Nearly three months after signing off on Unibail-Rodamco-Westfield's proposal to redevelop the Westfield Promenade shopping mall in Warner Center, the Los Angeles City Planning Commission has voted to reject two appeals seeking to block a similar development less than one mile southeast.

In March, the Los Angeles Planning Department issued a determination letter to Adler Realty Investments approving a master plan for the redevelopment of Warner Corporate Park, a 24-acre office park at the intersection of Burbank Boulevard and De Soto Avenue.  The proposed project calls for the phased construction of 12 buildings containing:

  • 841 rental apartments; 
  • 168 condominiums;
  • 1.14 million square feet of office space;
  • approximately 80,000 square feet of ground-floor commercial space; and 
  • a 228-room hotel.

VTBS Architects designed the project's master plan, which calls for cutting pedestrian paseos to create a campus-like setting.  New buildings would consist of both high-rise and podium-type buildings, including towers ranging between 15 and 24 stories in height.

Construction is expected to occur in eight phases, with completion anticipated in 2035.  Portions of the project site are likely to be sold to other entities which would carry out the development, according to a staff report.

The Planning Commission considered three appeals of project entitlements, one of which was submitted by project applicant Adler Realty Investments, which sought to alter conditions of approval placed on the project.  In its appeal, Adler argued that several conditions of approval placed on the project were too restrictive, given that the project is intended to be built in multiple overlapping phases, with certain components likely to be built by different entitiess.  While the developer succeeded in obtaining some of its requested changes, Commissioners also voted to require that the project set side 10 percent of the 841 proposed apartments as deed-restricted workforce housing.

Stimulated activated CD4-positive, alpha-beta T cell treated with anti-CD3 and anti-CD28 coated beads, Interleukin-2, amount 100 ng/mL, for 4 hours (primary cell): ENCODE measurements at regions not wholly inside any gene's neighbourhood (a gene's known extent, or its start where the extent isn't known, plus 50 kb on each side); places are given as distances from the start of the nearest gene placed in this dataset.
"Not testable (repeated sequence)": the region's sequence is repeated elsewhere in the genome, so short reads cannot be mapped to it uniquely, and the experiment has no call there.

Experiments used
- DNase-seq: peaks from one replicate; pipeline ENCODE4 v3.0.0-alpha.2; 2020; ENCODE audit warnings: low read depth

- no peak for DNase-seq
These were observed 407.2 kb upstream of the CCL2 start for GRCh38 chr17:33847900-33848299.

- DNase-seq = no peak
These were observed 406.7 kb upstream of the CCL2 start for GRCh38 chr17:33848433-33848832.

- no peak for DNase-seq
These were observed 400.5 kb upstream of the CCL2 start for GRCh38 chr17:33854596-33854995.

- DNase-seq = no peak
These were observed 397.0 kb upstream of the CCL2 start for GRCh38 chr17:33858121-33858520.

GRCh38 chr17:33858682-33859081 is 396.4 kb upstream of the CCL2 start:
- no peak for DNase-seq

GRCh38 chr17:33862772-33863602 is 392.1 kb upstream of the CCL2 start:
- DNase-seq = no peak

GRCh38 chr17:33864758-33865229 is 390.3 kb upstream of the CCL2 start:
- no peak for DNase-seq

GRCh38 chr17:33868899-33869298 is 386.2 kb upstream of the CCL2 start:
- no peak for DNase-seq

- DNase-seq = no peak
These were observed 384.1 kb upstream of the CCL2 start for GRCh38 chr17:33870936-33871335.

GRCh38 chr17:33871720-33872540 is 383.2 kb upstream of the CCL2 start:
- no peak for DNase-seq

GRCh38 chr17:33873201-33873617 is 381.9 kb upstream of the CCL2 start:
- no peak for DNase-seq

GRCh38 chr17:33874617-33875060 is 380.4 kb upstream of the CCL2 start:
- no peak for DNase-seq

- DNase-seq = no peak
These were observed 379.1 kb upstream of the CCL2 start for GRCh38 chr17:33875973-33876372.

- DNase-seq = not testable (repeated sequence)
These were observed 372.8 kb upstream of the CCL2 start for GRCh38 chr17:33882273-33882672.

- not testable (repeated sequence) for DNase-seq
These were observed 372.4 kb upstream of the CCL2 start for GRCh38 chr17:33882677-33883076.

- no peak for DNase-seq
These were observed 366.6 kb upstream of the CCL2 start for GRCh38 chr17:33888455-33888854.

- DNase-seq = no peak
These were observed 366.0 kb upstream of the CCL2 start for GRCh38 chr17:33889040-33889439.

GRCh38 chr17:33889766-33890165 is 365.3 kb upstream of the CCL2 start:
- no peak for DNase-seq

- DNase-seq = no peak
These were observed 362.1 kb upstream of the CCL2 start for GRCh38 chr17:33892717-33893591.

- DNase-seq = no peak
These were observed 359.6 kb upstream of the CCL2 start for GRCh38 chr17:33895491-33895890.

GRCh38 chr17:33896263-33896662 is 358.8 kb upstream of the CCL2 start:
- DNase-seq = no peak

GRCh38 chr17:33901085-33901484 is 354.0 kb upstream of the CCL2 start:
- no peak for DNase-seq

The latter two appeals were submitted by the Southwest Regional Council of Carpenters and Gina K. Thornburg, who identified herself as the Executive Director of an organization called Coalition for Valley Neighborhoods.

The Carpenters Union, represented by attorney Mitchell Tsai, argued that the project's environmental mitigation measures are inconsistent with those required in the Warner Center 2035 specific plan.  Additionally, several union members voiced concerns that Adler's other Warner Center projects have been built without adequate safety measures to protect workers from coronavirus.  The union requested that the Commission should table consideration of the project to implement prevailing wage language into the conditions of approval.

Thornburg's appeal argued that the project, if built, would overwhelm city services and infrastructure, while also increasing traffic congestion.  Additionally, Thornburg argued that the project would increase segregation and homelessness in the San Fernando Valley.

Commissioners voted to reject the latter two appeals, affirming a recommendation from the Planning Department.